Fear of Job Loss May Be Worse Than Loss Itself
THURSDAY, Sept. 3 -- People who constantly worry about losing their jobs reported poorer physical health and more symptoms of depression than those who'd actually been laid off, a new study shows.
University of Michigan researchers analyzed nationally representative samples of surveys from more than 1,700 adults over age 25 who were asked about their physical and mental health, as well as their feelings about the security of their job.
One group answered the questions in 1986 and again in 1989, while another group answered questions between 1995 and 2005.
Those who said they feared losing their job at both points in the study reported poorer health and more symptoms of depression than those who had actually been laid off sometime after the first interview but had found another job by the second.
Those with chronic job insecurity were also more likely to report having poor health than those who smoked or had hypertension, according to the results in one group.
"The negative effect of being persistently insecure was more significant than the unemployment itself," said study author Sarah Burgard, a research assistant professor at the school's Institute for Social Research. "The caveat is these people were re-employed the second time they were interviewed."
Those who remained jobless were not included in the analysis, which will appear in the September issue of Social Science & Medicine.
Much research has looked at the stress of unemployment, Burgard said, but less is known about the effects of persistent job uncertainty, an issue more workers are facing due to shifts in the labor market and the prolonged recession.
With rampant layoffs and structural changes in many industries, expectations of lifelong employment are dwindling. With it comes increased worries about job security, Burgard said.
To measure perceptions of job security, questions included: "If you wanted to stay in your present job, what are the chances you could keep it for the next two years?"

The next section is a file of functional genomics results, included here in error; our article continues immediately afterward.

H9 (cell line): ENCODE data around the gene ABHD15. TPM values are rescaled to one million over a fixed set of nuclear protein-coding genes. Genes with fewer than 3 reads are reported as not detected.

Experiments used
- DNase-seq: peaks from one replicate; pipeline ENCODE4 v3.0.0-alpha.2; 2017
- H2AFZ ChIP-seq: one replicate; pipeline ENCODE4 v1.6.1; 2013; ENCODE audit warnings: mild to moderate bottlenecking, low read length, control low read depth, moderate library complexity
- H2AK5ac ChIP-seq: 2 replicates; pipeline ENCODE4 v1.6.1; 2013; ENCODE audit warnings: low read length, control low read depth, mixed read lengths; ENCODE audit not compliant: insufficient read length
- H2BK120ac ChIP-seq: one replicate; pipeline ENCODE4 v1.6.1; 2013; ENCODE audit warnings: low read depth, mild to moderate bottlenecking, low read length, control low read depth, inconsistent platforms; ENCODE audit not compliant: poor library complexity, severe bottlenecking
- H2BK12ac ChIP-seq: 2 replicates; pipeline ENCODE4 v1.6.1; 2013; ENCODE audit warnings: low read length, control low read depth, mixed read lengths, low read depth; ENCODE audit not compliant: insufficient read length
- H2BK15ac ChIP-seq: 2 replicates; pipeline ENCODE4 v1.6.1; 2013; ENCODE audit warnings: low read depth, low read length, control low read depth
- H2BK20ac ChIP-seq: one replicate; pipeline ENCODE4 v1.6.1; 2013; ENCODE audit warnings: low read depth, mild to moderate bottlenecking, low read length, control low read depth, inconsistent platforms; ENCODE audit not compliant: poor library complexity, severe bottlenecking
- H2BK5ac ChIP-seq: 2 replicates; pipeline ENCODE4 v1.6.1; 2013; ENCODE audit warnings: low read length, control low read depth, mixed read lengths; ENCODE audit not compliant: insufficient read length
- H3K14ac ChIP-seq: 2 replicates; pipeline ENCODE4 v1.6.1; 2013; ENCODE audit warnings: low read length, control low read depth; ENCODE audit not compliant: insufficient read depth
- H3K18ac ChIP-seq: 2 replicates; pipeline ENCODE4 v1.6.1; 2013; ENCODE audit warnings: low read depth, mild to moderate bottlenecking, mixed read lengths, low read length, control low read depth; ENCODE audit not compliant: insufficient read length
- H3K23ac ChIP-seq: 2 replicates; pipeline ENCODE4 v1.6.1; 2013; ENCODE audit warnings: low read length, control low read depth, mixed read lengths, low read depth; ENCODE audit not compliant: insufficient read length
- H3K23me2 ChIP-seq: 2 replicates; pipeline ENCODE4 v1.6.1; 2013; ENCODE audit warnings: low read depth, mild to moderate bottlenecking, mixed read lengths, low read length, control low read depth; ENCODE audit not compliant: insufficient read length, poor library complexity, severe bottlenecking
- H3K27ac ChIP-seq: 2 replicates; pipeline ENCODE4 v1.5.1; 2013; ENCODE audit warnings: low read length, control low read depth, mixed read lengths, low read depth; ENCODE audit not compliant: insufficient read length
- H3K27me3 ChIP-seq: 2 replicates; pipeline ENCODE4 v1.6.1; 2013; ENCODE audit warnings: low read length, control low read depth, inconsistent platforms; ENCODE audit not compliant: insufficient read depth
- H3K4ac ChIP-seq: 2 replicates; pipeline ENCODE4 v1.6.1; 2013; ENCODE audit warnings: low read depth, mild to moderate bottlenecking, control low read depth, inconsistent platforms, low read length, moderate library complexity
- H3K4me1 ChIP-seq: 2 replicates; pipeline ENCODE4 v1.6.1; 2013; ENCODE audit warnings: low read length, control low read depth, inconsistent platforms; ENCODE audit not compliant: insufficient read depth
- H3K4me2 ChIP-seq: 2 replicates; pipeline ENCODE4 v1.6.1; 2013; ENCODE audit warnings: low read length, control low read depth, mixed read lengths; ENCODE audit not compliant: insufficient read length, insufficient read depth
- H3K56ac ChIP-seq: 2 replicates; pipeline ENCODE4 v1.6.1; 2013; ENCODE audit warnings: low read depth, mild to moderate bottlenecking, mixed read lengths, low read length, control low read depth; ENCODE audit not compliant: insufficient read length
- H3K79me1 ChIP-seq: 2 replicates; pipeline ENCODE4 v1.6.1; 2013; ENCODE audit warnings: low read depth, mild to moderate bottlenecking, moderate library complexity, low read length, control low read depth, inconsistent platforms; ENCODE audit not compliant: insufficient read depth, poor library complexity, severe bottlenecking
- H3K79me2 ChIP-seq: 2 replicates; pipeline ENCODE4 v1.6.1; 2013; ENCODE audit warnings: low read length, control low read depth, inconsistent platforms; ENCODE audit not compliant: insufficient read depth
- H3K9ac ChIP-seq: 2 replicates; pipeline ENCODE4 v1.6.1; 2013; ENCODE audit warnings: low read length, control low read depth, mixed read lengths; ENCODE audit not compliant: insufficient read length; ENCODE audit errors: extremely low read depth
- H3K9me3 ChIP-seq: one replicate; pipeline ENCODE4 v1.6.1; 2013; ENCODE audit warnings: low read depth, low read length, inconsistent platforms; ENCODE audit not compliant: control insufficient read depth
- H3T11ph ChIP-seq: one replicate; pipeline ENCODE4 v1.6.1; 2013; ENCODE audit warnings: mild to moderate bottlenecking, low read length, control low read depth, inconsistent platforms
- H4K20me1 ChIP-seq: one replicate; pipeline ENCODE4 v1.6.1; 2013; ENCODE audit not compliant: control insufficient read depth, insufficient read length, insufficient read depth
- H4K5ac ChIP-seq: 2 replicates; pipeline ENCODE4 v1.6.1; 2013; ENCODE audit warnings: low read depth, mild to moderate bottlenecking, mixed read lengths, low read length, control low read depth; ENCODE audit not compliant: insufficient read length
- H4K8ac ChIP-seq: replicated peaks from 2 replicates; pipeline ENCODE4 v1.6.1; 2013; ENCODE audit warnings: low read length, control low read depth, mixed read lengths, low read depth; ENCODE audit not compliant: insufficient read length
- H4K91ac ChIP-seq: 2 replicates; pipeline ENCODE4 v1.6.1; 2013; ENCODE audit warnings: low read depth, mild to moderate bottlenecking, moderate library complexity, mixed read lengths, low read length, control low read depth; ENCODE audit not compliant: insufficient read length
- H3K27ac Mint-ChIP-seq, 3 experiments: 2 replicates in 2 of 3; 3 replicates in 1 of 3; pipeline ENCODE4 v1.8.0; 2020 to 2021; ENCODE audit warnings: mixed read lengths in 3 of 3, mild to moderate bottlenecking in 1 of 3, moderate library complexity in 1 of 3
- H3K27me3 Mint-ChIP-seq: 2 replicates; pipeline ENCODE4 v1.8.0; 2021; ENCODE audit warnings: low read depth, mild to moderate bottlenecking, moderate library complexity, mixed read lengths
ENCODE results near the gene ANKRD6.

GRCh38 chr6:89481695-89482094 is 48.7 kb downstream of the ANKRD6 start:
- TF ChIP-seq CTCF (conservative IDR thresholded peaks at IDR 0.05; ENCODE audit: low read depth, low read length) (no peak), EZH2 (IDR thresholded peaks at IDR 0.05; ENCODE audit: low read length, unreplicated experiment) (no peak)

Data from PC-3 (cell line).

About 18 percent said they felt insecure about their jobs at some point. About 5 percent of participants in the first survey and 3 percent in the second survey reported feeling anxious over the long term.
American workers rely on their jobs for income, health insurance and retirement income, so it's no surprise that worries about losing a job would take a toll.
Yet, for some who are still employed but aren't sure for how long, an inability to take action until the job loss actually occurs and the lack of institutionalized supports for perceived insecurity may make coping more difficult.
In the study, researchers controlled for neuroticism, race, marital status, education and job characteristics, including self-employment.
"By no means am I trying to belittle the stress of job loss," Burgard said. "But the negative anticipation of an event can be more stressful than the event itself. People feel they have the sword of Damocles hanging over their head, but they can't exert any control over the situation."
To deal with ongoing job insecurity, Burgard recommended trying to stick to a healthy lifestyle, such as eating right, exercising, seeing your doctor and utilizing other stress-reduction techniques.
Making a household budget, getting debt under control, preparing a resume and exploring other job options can also help. And use employer-sponsored health insurance while you have it, the researchers suggested.
"Part of the problem is the feeling of powerlessness," Burgard said. "Taking action, to the extent that it's possible, can help make people feel they have at least some control over a really difficult situation."
Given a tight labor market and other constraints such as family responsibilities, even that may not be enough.
"There is only so much you can do against these forces," Burgard said. "Don't fall into the trap of self-blame. We're going through a global recession, and it's probably not your fault if you're going through a lot of turbulence in your employment."
Dr. Norman Sussman, interim chair of the department of psychiatry at NYU Langone Medical Center, said it's important to keep in mind that there are individual differences in how well people cope with job insecurity and job loss.
For those prone to worry or who are uncomfortable with ambiguity, the worries may be very stressful and lead to insomnia, headaches, bowel disruptions and higher blood pressure, he said. Others are able to weather the storm with few ill health effects. Why some muddle through and others can't is unclear, he added.
"Unhealthy anxiety is worrying about something that may or may not happen, and borrowing tomorrow's problem today," Sussman said.
Posted: September 2009
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